Expecting the Unexpected

Only two factors matter next week: Flow of funds and profit taking. And we can't predict either.
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We can game earnings. We can game interest rates. We can even game the macro environment. But we can't game flow of funds or profit taking.

Yet, those are the only two forces that matter next week. Will the flood of money into equities, via 401(k) contributions and annual pension payments blunt the desire to take profits on the stuff that has had such a magnificent run these last seven weeks?

What a tough call, yet it is one that must be made. If you ask me whether, say, the Net is going to sell off at the beginning of the year, I have to answer that I think, yes, for all of the reasons that I have given these last few weeks. I am betting that the profit taking in this sector will be intense as all get out and that the group goes into a ferocious tailspin.

For this tailspin I want to be only in the ones that have the least hype and the most chances of large profitability built in. I am betting I can pick up the others in mid-January at lower prices if I want to. I am not shorting these stocks or buying puts on them because while I think the group is way overextended, the ones I hate can't be borrowed, or are too vulnerable to be squeezed up, or have puts that won't make you money even if the Net were shut down for a week.

But what about the rest of the market? Could we have a January rally based on inflows that could carry us to 10,000? After all, we already know who preannounced:

Procter & Gamble

(PG) - Get Report

,

Gillette

(G) - Get Report

,

Minnesota Mining & Manufacturing

(MMM) - Get Report

,

J.P. Morgan

(JPM) - Get Report

, etc., and they are all HIGHER than they were when they blew up? What gets them down now?

Numbers have already been cut, and number cuts are what really hurt stocks. Could we be set up for a rally simply based on the fact that billions of dollars will come into the market? The buoyancy of this market, and its lack of memory for those with earnings problems, emboldens me to think that January could be sanguine.

In previous years, I have come in underinvested and lived to regret those first few days of the year. So, just as every other time that I am unsure, I am going into the new year with some cash, some new positions in beaten-down tax-loss stocks that should get a traditional January bounce, a pared-down Net position because of feared profit taking and large positions in tech because I think the first-quarter numbers surprise to the upside. Some of my favorite techs are already correcting now, which makes me feel better about their prospects as we head into earnings.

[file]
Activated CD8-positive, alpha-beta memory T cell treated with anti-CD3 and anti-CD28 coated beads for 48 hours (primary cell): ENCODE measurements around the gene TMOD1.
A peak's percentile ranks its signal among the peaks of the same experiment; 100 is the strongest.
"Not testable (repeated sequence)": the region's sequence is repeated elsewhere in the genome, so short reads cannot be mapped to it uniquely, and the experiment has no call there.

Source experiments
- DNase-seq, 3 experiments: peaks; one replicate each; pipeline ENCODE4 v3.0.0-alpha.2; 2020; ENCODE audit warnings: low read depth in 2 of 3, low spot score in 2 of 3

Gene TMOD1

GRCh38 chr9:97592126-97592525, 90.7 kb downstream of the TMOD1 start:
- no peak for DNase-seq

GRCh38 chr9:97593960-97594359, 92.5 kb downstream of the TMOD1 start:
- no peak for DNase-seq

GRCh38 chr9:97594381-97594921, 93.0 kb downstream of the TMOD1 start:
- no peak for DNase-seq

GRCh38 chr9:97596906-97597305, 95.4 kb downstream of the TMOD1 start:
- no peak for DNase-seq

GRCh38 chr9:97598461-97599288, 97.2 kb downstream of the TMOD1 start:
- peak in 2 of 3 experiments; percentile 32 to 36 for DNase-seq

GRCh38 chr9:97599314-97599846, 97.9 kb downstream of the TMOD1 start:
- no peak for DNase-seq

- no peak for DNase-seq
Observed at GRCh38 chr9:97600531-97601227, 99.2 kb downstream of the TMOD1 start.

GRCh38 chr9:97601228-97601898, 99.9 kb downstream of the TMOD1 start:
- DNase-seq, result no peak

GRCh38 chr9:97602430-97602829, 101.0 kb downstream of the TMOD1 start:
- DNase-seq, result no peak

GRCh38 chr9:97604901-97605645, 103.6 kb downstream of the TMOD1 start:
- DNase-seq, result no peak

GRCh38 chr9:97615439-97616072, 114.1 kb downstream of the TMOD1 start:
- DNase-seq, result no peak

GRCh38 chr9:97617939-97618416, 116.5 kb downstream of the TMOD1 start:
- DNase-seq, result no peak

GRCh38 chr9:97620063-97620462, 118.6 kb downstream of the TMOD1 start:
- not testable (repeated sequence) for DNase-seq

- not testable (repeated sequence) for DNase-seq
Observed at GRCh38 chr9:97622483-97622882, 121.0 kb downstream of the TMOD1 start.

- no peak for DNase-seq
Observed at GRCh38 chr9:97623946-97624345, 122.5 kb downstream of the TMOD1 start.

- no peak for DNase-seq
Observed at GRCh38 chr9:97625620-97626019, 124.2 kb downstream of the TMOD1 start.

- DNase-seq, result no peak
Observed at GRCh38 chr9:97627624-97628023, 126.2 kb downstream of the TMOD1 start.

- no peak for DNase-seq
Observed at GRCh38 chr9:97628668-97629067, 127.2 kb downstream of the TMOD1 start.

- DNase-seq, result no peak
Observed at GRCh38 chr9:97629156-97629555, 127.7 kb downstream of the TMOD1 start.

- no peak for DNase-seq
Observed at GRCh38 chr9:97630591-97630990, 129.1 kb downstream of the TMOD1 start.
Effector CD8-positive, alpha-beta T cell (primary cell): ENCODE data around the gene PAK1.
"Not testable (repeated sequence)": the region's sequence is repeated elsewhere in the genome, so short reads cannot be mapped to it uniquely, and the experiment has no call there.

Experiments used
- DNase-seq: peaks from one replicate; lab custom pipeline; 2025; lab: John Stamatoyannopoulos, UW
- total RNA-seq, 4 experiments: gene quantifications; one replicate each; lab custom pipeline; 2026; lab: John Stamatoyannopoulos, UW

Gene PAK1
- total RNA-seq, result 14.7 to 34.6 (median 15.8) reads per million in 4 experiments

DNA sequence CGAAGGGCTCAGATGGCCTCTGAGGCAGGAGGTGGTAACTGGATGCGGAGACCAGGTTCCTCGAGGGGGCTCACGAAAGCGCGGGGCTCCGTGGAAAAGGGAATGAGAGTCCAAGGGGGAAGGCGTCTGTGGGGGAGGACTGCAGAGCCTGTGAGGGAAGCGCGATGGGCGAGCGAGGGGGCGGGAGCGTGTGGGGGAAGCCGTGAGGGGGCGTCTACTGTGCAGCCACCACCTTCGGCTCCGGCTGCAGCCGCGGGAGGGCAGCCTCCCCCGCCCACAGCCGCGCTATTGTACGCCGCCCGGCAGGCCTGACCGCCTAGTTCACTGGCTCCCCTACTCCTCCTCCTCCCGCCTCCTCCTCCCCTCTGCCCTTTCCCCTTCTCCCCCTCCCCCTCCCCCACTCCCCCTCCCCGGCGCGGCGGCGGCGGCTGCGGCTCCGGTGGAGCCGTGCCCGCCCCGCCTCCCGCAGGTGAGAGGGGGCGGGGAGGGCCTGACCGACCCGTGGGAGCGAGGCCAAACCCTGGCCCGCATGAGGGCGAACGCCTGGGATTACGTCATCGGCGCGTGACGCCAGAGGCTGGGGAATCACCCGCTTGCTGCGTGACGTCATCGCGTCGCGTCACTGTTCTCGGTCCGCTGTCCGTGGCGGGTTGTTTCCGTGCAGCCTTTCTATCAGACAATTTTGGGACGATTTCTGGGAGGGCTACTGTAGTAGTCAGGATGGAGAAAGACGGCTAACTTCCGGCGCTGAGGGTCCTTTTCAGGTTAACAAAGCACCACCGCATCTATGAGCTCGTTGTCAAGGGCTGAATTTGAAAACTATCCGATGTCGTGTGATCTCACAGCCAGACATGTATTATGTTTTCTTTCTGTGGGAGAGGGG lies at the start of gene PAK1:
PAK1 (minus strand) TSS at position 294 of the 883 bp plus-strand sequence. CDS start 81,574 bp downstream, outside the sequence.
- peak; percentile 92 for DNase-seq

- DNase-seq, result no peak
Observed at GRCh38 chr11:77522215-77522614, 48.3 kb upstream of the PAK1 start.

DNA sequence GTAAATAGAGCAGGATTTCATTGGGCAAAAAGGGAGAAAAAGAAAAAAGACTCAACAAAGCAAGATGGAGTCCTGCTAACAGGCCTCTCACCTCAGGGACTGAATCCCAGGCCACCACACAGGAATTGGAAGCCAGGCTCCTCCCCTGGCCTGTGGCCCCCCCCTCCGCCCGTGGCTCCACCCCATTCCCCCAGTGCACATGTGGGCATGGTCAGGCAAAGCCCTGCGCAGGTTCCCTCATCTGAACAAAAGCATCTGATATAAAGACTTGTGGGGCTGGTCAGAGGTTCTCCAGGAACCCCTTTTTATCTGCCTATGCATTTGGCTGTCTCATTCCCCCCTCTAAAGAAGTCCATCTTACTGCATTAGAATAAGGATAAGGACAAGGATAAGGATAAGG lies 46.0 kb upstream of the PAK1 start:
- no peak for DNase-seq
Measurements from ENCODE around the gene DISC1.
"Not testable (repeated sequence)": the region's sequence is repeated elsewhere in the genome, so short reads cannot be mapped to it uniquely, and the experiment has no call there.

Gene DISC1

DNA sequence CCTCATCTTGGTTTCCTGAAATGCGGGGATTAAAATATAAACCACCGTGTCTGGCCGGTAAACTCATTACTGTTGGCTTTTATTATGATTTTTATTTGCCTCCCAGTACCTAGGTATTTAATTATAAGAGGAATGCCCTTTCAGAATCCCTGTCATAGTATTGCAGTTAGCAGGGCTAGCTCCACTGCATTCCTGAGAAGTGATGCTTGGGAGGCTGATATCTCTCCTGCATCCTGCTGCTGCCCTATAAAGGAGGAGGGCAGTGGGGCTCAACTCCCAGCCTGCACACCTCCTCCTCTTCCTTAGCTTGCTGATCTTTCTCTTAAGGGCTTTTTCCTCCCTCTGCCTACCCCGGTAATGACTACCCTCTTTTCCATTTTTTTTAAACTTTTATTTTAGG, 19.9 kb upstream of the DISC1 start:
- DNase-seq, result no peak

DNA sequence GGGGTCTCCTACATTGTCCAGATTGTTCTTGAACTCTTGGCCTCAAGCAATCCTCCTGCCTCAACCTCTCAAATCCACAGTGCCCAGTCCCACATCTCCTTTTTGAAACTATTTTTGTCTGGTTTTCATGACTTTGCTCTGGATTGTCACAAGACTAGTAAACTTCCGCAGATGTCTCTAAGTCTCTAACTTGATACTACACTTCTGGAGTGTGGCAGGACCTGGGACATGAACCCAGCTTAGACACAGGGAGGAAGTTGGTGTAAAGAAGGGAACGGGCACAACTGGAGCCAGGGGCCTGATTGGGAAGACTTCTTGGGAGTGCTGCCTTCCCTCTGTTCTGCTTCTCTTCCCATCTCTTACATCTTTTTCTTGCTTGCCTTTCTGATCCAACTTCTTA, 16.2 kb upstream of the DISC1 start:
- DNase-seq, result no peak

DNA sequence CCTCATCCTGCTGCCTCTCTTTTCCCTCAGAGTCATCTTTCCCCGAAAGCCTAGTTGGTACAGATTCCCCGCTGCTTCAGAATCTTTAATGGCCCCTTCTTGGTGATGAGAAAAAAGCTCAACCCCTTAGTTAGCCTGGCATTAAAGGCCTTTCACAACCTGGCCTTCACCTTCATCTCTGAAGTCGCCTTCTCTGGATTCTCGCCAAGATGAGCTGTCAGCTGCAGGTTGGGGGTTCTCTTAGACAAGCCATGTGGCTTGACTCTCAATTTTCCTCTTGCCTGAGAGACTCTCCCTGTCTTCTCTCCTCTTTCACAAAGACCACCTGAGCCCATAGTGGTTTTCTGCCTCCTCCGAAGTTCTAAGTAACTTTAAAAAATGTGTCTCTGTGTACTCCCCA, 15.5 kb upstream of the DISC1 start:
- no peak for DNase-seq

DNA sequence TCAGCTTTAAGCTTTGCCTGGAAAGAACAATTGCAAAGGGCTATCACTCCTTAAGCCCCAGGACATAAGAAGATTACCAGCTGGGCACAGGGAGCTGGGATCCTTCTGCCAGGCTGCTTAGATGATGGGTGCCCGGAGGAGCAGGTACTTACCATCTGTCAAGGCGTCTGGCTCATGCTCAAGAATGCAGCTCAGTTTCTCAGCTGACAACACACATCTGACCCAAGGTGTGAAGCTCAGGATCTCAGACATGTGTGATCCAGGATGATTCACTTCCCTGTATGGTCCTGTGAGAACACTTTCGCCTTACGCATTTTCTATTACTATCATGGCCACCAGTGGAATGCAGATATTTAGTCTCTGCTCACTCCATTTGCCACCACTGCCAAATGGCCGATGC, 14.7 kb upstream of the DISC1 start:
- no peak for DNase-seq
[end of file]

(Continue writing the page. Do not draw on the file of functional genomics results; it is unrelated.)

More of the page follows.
The dicey ones are the drugs and the banks. I think the banks are going to shine, as nobody has high expectations, but you always have to keep one eye on Brazil when you are long the banks, and that eye is very sore indeed right now. I am sticking with the banks that have mostly domestic exposure, save

Chase

(CMB)

, because Chase already told us things are fine. I think the financials will trade up to old highs (as expressed by the BKX) once the quarters are known.

I pared my drug stocks back a few quarters ago, and I am now watching a classic end-of-the-year rally in this group, with the intent of selling into it on the last day of the year. While I am not concerned about the quarters here, I don't think you are going to get the massive upside that you need to power these stocks much higher.

Remember, though, the key variable will be those fund flows. If they are as strong as I think they might be, you could be in for a wildly positive ride for the broader market.

Random musings:

So I click on the picture of

Herb Greenberg

and me and we get a couple of

Furbys

. Hoo-hah. What a bunch of funny guys at

TheStreet.com

.

Remember, you have been forewarned: The technological shift that takes

TheStreet.com

out of the Stone Age is right around the corner. Should be seamless. But I have my fingers crossed.

James J. Cramer is manager of a hedge fund and co-chairman of TheStreet.com. At the time of publication, the fund was long Chase, although positions can change at any time. Under no circumstances does the information in this column represent a recommendation to buy or sell stocks. Cramer's writings provide insights into the dynamics of money management and are not a solicitation for transactions. While he cannot provide investment advice or recommendations, he invites you to comment on his column by sending a letter to TheStreet.com at

letters@thestreet.com.